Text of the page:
In the US Energy Information Administration’s (EIA) October Short-Term Energy Outlook (STEO), it forecasts that natural gas spot prices at the US benchmark Henry Hub will average US$5.67/million Btu between October and March, the highest winter price since 2007 - 2008. The increase in Henry Hub prices in recent months and in the EIA’s forecast reflect below-average storage levels heading into the winter heating season and strong demand for US LNG, even though there has been relatively slow growth in US natural gas production. The EIA expects Henry Hub prices will decrease after the 1Q22, as production growth outpaces growth in LNG exports, and will average US$4.01/ million Btu for the year.
US exports of LNG are establishing a record high this year, and the EIA expects them to set a new record high next year. It expects LNG exports to average 9.7 billion ft3/d this year (3.2 billion ft3/d more than the 2020 record high of 6.5 billion ft3/d and to exceed annual pipeline exports of natural gas for the first time. The y/y increase in LNG exports coincides with slight growth in US natural gas production. We expect US dry natural gas production to average 92.6 billion ft3/d this year, which is 1.1 billion ft3/d more than in 2020 but 0.3 billion ft3/d less than in 2019.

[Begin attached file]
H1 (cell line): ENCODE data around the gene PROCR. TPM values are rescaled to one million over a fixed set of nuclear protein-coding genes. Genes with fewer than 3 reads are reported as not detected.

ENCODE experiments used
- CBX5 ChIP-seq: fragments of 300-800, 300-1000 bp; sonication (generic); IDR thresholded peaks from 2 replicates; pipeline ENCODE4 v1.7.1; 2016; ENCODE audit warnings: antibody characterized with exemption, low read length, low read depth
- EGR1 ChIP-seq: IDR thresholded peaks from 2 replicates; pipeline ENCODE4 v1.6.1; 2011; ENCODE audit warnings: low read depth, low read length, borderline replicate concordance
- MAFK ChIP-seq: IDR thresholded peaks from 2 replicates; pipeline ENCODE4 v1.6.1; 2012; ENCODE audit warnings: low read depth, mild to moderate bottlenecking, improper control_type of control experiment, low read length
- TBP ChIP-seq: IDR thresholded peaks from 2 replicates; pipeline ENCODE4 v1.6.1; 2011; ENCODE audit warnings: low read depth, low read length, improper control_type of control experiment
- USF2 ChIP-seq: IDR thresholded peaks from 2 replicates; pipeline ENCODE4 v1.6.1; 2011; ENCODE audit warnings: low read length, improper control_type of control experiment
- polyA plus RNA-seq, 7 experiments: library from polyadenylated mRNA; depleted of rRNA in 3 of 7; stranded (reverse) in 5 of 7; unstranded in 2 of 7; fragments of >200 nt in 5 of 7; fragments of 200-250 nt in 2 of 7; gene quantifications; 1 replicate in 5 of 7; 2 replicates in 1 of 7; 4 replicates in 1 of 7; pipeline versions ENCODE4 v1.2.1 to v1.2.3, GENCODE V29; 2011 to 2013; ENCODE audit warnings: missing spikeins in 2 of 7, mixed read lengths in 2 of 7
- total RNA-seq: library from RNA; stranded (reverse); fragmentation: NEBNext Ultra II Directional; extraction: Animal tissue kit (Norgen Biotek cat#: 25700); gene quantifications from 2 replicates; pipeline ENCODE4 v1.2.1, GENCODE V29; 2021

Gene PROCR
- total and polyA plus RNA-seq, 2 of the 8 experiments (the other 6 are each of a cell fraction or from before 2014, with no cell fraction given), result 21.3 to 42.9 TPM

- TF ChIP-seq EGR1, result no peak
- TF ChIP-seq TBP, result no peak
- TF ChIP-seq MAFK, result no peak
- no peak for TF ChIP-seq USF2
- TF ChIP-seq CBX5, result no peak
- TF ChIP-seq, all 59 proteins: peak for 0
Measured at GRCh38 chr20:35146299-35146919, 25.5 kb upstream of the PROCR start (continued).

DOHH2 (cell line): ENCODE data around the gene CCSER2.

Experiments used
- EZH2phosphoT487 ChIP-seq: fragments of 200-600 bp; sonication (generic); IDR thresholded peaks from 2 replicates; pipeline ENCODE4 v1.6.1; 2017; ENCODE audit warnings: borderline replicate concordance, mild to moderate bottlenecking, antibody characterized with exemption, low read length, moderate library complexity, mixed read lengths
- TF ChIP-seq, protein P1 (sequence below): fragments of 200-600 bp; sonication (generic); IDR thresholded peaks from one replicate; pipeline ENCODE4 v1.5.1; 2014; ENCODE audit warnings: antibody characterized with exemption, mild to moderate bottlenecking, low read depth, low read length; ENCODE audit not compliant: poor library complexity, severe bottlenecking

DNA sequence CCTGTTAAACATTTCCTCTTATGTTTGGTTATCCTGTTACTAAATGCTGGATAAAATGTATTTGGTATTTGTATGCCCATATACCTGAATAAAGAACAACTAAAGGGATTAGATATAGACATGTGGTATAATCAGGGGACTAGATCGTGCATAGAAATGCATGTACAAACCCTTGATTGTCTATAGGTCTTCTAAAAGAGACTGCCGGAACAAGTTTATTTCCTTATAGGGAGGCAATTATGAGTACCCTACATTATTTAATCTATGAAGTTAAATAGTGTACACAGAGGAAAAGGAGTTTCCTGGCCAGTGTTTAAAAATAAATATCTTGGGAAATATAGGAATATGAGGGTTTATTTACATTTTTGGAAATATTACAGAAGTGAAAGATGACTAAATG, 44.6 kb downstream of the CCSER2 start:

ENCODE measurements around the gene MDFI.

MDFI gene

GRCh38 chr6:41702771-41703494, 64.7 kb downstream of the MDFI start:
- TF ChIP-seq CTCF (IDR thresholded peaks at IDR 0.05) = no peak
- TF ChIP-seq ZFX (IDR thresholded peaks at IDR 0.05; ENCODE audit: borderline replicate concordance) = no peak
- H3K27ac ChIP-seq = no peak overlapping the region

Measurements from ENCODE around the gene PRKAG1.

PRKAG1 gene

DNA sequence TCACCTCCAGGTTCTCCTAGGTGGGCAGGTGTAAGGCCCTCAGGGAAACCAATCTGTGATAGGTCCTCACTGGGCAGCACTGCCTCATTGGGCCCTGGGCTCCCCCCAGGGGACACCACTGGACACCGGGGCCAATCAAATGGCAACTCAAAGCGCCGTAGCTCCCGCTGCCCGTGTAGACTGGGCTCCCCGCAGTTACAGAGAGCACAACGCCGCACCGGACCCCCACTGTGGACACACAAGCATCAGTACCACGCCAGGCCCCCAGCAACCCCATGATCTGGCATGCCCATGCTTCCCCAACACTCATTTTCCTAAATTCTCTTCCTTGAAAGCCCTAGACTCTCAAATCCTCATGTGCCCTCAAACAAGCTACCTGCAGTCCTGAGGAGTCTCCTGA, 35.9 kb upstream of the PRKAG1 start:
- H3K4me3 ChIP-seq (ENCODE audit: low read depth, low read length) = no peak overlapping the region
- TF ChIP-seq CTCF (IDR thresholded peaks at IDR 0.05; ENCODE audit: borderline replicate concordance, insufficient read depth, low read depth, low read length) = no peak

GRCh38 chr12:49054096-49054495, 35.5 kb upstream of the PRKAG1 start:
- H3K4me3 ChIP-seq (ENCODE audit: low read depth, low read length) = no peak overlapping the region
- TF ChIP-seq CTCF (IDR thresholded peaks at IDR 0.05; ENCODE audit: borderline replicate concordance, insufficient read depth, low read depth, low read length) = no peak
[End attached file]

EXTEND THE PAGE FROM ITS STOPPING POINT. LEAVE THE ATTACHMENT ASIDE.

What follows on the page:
Because US LNG exports have grown faster than domestic natural gas production, inventories are lower than average. As of the end of September, the EIA estimates that total US natural gas inventories are 5.5% below the five-year (2016 - 2020) average. The EIA forecasts that US inventories of natural gas will begin the winter heating season on 1 November 1 3572 billion ft3/d, or 4.8% below the five-year average. Lower US inventories could contribute to more natural gas price volatility, particularly if any area in the US experiences a severe cold snap, which makes the price outlook for this winter very uncertain.
In 2Q22, the EIA forecast decreasing Henry Hub natural gas prices as anticipated growth in domestic natural gas production begins to outpace growth in US LNG exports. The EIA expects US production to average 96.4 billion ft3/d in 2022, or 3.9 billion ft3/d more than in 2021, and US LNG exports to rise by a smaller amount, 1.4 billion ft3/d, during this time period. The EIA forecasts that faster growth in production will put downward pressure on natural gas prices.
Read the article online at: https://www.lngindustry.com/special-reports/15102021/eia-us-natural-gas-prices-to-remain-high-this-winter/